Pupil Contributions, Clifton College

Pupil Contributions, Clifton College

William Fothergill: 19/12/16

I would to start this by say that HP Lovecraft was a horrible, horrible person. His views can only be described as racist and some of his works are completely unreadable because of this fact but I am not here to write about the man but more the genre he created.

Lovecraftian literature is a subgenre of horror and science fiction and is better known as cosmic horror. It uses a very pessimistic view of the universe where humans and the world we live in are insignificant and our lives meaningless. The style favours atmosphere over gore and shocking moments but the thing about Lovecraftian literature is that it doesn't scare me. The only story that made me feel nervous and uneasy is The Thing on the Doorstep, which I urge anyone one to read, and this is the least Lovecraftian Lovecraft story.

I enjoy these stories because of the abstract monsters in them. Thing like a Shoggoth and Cthulhu are just so strange and peculiar that they become beautiful. Each one is like an impressionist painting when almost every other monster in the horror genre has been the same ghosts and vampires. Even their names are purposely impossible and otherworldly. Lovecraftian literature takes the reader into a world completely unlike anything else, maybe a world we do not want to be in but still a world which appeals to our morbid curiosity. I appreciate these monster in the same way someone might appreciate The Scream by Edvard Munch. Terrible as much as it is beautiful.

One of the most important part of Lovecraftian literature is the grand reveal. All of Lovecraft's works are short stories. Short stories, on the whole, need some kind dramatic ending in order to make up for their short length. Lovecraftian literature relies very much upon the dramatic twist and the end of the stories. The whole experience acts as a build up for the grand reveal where the truth is uncovered, much like how a murder mystery builds up to the unveiling of the killer or killers. For this reason, these stories often start reading like a noir with a detective or investigator following the tracks of some missing person. But in the end, it is all about the last revelation or , as HP Lovecraft would have put it, that final horror. My favourite of these ‘final horrors’ is the one found at the end of History under the Pyramid. I will not say what it is as it is best to read these stories blind so that you can feel as though you are discovering them for yourself but I will say that it leaves the reader with the feeling that they were at first using the wrong scale and that whatever the thing may be it is much larger than first expected.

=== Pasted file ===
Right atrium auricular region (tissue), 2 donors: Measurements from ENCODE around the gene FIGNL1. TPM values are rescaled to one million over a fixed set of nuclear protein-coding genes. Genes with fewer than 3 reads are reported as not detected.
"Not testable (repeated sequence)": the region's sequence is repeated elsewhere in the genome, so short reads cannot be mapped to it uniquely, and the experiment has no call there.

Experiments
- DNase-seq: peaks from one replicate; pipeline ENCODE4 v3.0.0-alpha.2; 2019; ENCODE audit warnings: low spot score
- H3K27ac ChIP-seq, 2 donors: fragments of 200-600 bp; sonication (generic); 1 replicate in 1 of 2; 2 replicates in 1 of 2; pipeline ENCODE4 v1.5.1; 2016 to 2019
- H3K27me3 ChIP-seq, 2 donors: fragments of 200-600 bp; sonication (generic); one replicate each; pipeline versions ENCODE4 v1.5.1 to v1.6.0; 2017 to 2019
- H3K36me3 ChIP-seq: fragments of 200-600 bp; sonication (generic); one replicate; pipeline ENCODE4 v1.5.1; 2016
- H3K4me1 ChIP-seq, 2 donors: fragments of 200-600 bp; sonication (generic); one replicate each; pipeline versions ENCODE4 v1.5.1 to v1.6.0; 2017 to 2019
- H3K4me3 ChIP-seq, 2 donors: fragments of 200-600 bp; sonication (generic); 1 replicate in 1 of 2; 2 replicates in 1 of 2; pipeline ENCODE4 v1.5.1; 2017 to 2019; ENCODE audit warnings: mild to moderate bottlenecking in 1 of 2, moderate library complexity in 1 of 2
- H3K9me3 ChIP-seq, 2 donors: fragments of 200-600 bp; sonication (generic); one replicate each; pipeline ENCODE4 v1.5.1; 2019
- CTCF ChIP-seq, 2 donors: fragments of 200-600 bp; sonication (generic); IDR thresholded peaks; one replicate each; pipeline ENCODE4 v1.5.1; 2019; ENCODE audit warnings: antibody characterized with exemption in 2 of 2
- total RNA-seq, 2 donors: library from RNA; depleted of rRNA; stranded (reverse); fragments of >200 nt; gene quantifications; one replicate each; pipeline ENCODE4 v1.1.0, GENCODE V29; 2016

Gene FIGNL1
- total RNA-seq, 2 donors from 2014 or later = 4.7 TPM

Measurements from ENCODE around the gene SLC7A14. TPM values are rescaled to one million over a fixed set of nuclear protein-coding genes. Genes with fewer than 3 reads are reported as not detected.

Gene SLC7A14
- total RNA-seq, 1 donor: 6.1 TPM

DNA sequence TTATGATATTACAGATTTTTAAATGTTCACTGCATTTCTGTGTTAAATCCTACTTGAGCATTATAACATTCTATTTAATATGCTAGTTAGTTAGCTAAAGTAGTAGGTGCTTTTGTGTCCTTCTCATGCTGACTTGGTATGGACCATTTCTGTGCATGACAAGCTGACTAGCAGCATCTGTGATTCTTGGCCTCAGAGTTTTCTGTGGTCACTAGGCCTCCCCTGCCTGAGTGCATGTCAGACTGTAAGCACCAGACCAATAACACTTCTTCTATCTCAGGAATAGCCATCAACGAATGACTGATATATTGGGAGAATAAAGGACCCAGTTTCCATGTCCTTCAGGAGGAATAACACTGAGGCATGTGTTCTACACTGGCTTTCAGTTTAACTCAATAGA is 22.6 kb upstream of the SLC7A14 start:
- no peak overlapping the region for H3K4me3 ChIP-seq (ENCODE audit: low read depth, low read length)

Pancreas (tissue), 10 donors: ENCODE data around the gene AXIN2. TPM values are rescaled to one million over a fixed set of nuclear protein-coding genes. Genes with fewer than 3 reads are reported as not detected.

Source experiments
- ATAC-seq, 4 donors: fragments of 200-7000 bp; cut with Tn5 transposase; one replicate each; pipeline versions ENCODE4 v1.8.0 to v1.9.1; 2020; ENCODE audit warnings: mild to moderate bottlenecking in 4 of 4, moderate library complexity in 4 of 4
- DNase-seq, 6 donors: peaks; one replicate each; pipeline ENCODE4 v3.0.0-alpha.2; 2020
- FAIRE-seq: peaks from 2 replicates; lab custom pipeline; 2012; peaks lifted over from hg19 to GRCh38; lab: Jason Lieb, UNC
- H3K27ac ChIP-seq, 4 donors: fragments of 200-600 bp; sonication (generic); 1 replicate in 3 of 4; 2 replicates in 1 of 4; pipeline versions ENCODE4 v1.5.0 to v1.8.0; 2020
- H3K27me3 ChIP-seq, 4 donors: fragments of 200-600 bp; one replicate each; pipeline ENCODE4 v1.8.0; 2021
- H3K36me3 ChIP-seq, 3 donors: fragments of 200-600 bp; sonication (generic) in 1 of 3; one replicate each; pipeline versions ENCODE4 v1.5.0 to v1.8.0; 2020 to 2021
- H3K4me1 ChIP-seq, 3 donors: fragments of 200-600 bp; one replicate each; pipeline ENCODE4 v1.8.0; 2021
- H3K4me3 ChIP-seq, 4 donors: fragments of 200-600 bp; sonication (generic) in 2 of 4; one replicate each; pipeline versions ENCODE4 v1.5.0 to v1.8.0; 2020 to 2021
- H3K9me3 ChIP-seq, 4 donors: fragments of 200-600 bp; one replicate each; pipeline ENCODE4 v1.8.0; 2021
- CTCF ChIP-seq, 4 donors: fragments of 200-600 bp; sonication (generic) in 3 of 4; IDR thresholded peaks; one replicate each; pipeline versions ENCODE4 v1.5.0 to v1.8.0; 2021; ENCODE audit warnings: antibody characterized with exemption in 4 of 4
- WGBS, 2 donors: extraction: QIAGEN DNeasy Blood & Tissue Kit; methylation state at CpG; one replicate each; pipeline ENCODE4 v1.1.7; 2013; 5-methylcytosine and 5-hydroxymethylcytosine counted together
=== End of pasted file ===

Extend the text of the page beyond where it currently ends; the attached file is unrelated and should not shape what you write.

Saying all this, I do not think Lovecraft is going to get much more popular. His work has already inspired writers such as Stephen King and Neil Gaiman.  At the moment, you should be able to find his works at the science fiction section of any good bookshop and some of his are fairly well known and are penguin classics; however, I believe that his work is at its best at the lesser known cult status it currently has. The stories lend themselves to being discovered. The stories are at their best on the page as they rely on the vague nature which only books can provide. There have been some attempts to adapt them to film but all have fallen somewhat flat for this reason.

Is HP Lovecraft for everyone?   Definitely not. It is a niche author in a niche genre and the subtext of a lot of the stories is not very pleasant due to Lovecraft's beliefs but if anyone feel that itch for something utterly out of this world from a writer that you may never have heard of then by all accounts give it ago. I recommend Dagon or Pickman's model as a starting point.